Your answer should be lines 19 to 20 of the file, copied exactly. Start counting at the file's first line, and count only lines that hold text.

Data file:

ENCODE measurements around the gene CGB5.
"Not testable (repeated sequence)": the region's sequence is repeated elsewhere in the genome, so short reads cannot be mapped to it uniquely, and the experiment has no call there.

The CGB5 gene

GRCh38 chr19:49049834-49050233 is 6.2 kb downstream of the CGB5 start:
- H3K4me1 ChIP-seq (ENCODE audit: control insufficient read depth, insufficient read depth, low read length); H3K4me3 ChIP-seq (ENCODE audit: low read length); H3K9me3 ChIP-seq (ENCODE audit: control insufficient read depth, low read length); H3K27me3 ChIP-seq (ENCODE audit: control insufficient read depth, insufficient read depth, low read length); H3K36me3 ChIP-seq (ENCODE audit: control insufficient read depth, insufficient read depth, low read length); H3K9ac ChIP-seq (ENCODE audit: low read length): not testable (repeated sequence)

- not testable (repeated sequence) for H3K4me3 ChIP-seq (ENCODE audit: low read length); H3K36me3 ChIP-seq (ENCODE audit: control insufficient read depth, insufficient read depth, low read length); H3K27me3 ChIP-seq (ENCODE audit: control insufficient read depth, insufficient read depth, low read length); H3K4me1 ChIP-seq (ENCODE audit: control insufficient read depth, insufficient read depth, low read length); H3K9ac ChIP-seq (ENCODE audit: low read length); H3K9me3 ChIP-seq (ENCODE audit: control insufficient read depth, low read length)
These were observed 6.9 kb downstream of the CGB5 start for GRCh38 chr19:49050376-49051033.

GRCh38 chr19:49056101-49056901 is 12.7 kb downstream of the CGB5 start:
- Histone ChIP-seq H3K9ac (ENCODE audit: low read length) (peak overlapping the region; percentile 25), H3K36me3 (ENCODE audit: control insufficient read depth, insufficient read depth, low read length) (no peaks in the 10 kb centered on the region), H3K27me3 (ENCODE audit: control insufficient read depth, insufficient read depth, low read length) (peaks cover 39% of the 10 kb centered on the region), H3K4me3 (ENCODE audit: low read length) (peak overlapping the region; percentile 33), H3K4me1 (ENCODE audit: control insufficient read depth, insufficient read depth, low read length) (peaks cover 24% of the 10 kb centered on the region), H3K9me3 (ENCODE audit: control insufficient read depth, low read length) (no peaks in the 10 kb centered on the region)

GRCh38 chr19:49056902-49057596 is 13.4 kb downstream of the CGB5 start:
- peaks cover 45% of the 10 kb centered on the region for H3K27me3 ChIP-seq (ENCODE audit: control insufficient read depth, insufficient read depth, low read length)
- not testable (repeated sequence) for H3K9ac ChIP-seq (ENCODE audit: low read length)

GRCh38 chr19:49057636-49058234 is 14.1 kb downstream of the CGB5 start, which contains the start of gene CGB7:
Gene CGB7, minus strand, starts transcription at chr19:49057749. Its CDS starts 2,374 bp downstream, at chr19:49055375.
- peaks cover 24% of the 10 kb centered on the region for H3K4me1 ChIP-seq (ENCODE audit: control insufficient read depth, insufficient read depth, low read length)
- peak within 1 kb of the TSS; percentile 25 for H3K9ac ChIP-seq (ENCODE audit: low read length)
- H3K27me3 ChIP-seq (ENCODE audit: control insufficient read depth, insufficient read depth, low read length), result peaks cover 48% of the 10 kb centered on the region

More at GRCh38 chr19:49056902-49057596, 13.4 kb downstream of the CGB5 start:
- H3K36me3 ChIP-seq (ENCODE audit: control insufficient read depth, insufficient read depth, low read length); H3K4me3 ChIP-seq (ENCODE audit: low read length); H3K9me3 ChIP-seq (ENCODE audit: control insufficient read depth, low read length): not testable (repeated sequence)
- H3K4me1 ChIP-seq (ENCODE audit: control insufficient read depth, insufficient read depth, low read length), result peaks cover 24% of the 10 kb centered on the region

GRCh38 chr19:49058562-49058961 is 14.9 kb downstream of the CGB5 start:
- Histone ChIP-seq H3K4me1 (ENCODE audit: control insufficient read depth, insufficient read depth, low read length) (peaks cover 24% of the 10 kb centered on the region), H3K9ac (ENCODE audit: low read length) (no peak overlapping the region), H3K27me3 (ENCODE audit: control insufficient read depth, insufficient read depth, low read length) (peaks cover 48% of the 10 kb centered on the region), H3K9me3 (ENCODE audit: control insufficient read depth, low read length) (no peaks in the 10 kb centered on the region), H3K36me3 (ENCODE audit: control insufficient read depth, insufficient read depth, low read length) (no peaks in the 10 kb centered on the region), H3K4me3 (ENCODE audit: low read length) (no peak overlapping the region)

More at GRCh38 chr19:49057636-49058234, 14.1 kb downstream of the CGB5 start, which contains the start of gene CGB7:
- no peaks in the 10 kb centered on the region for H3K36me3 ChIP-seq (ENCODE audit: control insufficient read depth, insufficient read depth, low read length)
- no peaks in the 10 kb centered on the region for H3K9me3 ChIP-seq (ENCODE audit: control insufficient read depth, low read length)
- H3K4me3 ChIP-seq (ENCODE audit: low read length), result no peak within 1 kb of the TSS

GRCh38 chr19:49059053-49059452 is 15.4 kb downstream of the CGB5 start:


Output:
- H3K36me3 ChIP-seq (ENCODE audit: control insufficient read depth, insufficient read depth, low read length); H3K4me3 ChIP-seq (ENCODE audit: low read length); H3K9me3 ChIP-seq (ENCODE audit: control insufficient read depth, low read length): not testable (repeated sequence)
- H3K4me1 ChIP-seq (ENCODE audit: control insufficient read depth, insufficient read depth, low read length), result peaks cover 24% of the 10 kb centered on the region